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Wine Meets Art at the Gateway Project in Newark

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NEWARK, NJ - The Gateway Project, located in Gateway Two on Mulberry Street in Newark, announced its charity partnership with What Exit Wines and Old York Cellars on its new customized label. Through What Exit Wines’ customized labels, a special fundraiser wine has been created and a part of the profits will be donated to the non-profit arm of The Gateway Project. 

To kick off the union, The Gateway Project held a mini wine tasting at the gallery on Wednesday evening. The event was free and open to the public. 

"Portions of the proceeds from a bottle with The Gateway Project label go toward furthering the mission of our gallery to benefit the greater community," said Jasmine Wahi, co-director of The Gateway Project. “ This collaboration with What Exit Wines helps to raise more awareness about good local wines here in the Garden State, while directly supporting and bringing attention to the growth and reach of our Jersey arts scene."

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The purpose of The Gateway Project exhibition space is to host socially engaging exhibitions and community programs to cultivate critical social dialogues. It achieves this mission through bold exhibitions, community programming, and support of artists that create work for social change. 

Narendra Haynes, head designer for Old York Cellars winery, whose background is in fine art, is excited about the new partnership with The Gateway Project. “Arts and culture is a huge part of what makes New Jersey great. The Gateway Project is a young, forward-looking organization that is making a significant contribution to contemporary art. I am thrilled that we have the opportunity to help them continue their work.”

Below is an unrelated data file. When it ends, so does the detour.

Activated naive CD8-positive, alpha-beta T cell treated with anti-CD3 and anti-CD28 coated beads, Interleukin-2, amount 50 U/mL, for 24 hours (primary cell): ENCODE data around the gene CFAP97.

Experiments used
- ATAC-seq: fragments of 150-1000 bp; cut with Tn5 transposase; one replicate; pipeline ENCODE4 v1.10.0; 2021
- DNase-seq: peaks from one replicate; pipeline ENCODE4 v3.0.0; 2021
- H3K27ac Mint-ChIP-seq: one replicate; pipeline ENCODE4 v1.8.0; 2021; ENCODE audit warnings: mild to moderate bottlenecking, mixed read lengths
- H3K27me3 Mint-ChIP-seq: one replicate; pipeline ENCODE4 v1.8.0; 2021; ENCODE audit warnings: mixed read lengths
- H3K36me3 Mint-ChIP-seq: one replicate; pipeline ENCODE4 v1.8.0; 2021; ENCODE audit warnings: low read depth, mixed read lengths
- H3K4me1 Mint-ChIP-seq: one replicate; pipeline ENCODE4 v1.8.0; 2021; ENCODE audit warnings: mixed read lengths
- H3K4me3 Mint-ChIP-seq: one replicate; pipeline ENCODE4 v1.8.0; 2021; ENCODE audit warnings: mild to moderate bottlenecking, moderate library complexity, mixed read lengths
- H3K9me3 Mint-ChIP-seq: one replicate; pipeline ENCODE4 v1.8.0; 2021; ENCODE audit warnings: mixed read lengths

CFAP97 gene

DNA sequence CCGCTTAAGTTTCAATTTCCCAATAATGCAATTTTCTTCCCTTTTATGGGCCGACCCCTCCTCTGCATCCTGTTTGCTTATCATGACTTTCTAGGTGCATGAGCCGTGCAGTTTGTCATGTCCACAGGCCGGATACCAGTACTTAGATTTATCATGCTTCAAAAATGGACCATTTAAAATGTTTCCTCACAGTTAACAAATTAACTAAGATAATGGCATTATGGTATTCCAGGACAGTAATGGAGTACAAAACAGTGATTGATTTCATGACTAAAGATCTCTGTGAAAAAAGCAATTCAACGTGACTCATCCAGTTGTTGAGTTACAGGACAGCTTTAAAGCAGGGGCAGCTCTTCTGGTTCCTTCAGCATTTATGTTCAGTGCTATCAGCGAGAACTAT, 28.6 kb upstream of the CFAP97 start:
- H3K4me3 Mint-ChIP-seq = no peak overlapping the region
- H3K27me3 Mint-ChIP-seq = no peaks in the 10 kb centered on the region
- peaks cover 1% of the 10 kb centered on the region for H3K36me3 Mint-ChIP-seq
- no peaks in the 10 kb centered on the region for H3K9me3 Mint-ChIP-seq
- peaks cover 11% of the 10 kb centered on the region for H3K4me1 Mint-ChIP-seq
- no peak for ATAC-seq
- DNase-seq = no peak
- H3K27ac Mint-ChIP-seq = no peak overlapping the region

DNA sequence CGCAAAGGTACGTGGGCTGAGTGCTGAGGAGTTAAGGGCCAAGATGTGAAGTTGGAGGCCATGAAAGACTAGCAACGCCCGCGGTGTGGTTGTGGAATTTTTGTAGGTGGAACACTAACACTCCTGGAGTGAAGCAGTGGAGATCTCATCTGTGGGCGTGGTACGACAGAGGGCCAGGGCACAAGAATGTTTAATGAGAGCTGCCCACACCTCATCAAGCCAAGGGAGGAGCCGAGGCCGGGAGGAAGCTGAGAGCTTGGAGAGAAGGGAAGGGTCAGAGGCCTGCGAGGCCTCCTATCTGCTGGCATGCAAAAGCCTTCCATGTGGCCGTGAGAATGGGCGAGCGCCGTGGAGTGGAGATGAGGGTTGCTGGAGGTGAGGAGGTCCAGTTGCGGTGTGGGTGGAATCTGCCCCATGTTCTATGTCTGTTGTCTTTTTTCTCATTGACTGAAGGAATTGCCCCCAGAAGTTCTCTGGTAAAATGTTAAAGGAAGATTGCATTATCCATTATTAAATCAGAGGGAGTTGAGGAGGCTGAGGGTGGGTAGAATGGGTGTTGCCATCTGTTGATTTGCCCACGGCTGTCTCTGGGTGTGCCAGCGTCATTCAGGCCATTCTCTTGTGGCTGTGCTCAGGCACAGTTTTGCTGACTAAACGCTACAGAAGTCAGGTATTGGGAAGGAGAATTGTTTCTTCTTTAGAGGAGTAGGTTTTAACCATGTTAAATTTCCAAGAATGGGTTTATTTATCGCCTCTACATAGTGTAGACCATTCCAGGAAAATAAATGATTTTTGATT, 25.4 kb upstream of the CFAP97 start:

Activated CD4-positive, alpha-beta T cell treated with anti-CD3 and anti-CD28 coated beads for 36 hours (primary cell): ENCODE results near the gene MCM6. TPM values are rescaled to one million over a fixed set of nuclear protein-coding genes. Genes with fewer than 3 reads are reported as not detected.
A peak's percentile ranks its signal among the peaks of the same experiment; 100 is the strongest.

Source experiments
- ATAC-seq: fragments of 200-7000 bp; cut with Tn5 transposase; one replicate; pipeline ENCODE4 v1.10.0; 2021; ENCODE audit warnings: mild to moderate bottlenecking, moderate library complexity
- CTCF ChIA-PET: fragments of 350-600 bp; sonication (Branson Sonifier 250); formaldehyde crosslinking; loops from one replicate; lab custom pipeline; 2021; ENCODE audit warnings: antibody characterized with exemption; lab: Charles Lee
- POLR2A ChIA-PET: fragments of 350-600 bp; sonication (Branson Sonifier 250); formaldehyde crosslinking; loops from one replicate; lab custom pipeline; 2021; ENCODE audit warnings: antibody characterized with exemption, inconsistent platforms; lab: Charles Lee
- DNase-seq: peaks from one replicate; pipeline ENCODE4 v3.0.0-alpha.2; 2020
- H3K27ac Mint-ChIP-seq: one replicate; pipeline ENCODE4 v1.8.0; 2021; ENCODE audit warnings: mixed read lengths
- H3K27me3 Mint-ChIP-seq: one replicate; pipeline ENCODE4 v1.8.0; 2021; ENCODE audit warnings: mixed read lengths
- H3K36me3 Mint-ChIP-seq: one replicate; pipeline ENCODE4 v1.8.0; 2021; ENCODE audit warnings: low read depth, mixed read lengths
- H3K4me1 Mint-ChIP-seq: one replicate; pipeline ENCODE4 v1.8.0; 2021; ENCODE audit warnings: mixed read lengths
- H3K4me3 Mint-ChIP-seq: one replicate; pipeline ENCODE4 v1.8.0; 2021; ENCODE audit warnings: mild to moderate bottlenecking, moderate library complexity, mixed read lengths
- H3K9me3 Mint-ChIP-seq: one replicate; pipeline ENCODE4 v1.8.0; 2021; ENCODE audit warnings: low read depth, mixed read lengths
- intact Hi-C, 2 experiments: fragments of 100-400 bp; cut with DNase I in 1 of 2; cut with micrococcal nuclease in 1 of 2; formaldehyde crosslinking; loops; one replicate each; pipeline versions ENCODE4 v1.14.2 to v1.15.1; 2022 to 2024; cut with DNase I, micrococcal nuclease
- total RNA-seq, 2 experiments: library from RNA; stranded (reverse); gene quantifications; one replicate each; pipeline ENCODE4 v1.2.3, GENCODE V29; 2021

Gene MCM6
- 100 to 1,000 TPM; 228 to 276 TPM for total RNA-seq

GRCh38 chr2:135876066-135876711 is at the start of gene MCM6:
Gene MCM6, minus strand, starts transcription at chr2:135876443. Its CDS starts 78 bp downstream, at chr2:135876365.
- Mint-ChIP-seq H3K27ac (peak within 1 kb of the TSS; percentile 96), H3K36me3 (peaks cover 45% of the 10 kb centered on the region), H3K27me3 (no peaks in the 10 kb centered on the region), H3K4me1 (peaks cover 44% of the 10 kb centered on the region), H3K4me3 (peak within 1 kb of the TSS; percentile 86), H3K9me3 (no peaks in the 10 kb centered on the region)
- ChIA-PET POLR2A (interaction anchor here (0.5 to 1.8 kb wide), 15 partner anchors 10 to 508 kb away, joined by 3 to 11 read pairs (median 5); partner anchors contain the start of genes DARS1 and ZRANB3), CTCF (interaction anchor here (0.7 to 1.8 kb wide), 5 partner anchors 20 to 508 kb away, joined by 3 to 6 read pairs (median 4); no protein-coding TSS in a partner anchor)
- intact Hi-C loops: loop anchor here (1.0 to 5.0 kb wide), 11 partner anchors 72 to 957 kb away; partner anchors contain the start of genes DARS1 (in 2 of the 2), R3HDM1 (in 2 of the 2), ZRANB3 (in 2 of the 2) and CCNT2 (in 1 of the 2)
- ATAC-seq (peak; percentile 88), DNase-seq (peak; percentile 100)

The Gateway Project’s non-profit arm is organized through its partner organization, Project for Empty Space, which aims to create spaces and programs that address social issues and inspire social discourse through contemporary art. The Gateway Project Gallery and Residency Program exist within this arena, and directly address this mission. The Gateway Project Residency Program and Gallery Space is for mid-career to established artists whose practices work within the context of social engagement. Participants are selected biannually and present an exhibition in the gallery at the conclusion of their residency. 

The mission of the residency program is multifaceted and is intended to benefit both artists-in-residence and the public at large. The program supports artists through the introduction of new conceptual material and through engagement with new audiences. It strives to create a symbiotic relationship between artists and audiences as a conduit for new artistic practice and intervention. Furthermore, it directly addresses and works to encourage social discourse on topics that are often overlooked or considered uncomfortable. The residents incorporate modes of social engagement and community interaction throughout their work at The Gateway Project.